I didn't know any of this, thanks for the detailed reply! So from what I understood, using the #2 x16 I would be slowing down/interfering with my GPU, which is currently in the top most x16 PCI slot. I need to either use the #3 x16 slot or use any of the x1 slots?
 

Nasgul

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TheSlySyl

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pitingres

Limp Gawd
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I didn't know any of this, thanks for the detailed reply! So from what I understood, using the #2 x16 I would be slowing down/interfering with my GPU, which is currently in the top most x16 PCI slot. I need to either use the #3 x16 slot or use any of the x1 slots?

Using the #2 slot would drop your theoretical GPU bandwidth in half, but that's probably the right answer for most users. Running a GPU at PCIe 3.0 x8 has minimal effect on performance for gaming, as in under 1%. Gamersnexus has a piece on this and I imagine others have tested it as well.

So your best bet overall, for that particular motherboard, is to use the second x16 slot so that the SSD isn't competing for chipset bandwidth.
 

TheSlySyl

[H]ard|Gawd
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If you use a Gen4 NVME drive, do you get Gen4 speeds with this adapter?
I would expect no.


I don't know but I was pretty damn annoyed that once I installed the Lycom adapter into one of my PCIe shots, it cut the bandwidth of my GTX 1070 video card from 16x speed to 8X speed even if I noticed no difference in real world applications (ie games) and only benchmarks could determine it was 8X. But it's the thought that wound me up lol You know how it is ;)
Using the #2 slot would drop your theoretical GPU bandwidth in half, but that's probably the right answer for most users. Running a GPU at PCIe 3.0 x8 has minimal effect on performance for gaming, as in under 1%. Gamersnexus has a piece on this and I imagine others have tested it as well.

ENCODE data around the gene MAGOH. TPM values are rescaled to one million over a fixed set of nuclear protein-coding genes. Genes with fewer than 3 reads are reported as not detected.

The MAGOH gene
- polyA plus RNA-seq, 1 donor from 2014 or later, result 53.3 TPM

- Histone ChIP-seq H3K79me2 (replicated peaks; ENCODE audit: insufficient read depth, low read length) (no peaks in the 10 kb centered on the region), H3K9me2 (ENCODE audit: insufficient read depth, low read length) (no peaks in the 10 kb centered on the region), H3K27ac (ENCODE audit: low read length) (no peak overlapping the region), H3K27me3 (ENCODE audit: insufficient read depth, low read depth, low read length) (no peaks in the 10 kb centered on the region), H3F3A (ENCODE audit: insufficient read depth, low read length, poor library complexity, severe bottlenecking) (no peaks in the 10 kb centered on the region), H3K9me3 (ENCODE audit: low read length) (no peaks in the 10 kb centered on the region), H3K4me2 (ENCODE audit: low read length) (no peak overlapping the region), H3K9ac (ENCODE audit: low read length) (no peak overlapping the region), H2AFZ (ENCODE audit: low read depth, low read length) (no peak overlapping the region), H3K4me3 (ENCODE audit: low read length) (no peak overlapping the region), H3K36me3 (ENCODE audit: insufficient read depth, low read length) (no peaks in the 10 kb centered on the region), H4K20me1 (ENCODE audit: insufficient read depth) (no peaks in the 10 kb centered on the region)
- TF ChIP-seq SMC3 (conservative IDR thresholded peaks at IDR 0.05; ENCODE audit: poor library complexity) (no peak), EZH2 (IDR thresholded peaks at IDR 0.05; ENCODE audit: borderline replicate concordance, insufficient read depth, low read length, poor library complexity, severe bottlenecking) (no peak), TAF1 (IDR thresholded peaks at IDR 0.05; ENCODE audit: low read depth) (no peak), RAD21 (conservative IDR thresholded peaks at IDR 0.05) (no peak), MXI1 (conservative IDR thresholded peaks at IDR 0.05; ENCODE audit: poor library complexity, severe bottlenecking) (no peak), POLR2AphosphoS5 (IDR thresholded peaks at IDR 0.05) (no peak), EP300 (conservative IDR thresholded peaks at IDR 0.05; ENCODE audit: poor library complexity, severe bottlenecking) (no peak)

This does happen, but I haven't noticed any performance difference with my 1080Ti running at 8x.

(I have 4 M.2 drives using up 16 lanes and then my GPU uses my final 8 lanes.)

I don't have a GPU that can be used in Gen4 PCI-E yet, but I suspect that if you have a gen 4 motherboard and your GPU can support Gen4 it would be even less of an issue.
 

martbean

n00b
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I was going to start a new thread but have pretty much the same question so thought I'd post here.

My mobo has one M.2 slot which is in use. I'm looking at adding a second M.2 drive for storage and was considering the same StarTech adapter as the OP. The PCIe slots I have are, according to the manual:

  • 2x PCIe 3.0 x16 slots (PCIE_2, PCIE_4)
    RYZEN series processors support x16/x0, x8/x8 mode 7th Gen A-series/ Athlon™ processors support x8/x0 mode
  • 1x PCIe 2.0 x16 slot (PCIE_6, supports x4 mode)*
  • 3x PCIe 2.0 x1 slots
* PCI_E6 slot will be PCIe 2.0 x1 when installing device in any PCIe x1 slot.

Am I right in thinking that if I use the PCIe 2.0 x16 slot, that should provide more than enough throughput for an average NVMe M.2? And if I'm reading that correctly it shouldn't affect the graphics card in the PCIe 3.0 slot?
 

TheSlySyl

[H]ard|Gawd
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*You'll be limited to about 1800MB/S if using an x2 slot, but it should function fine otherwise as long as it provides enough power.

*I did this with one of my nvme drives for years before I upgraded my Mobo.

Edit: Read the question wrong. I was thinking of putting a PCIE 3 nvme in a 2x slot instead of a 4x slot, not sure what would happen in a 2.0 slot.
 

Happy Hopping

Supreme [H]ardness
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6,927
I can only advise NOT to consider SilverSTone. I have some problem w/ their adapter, many coping error when i copy from the SATA side to the NVMe side of the same adapter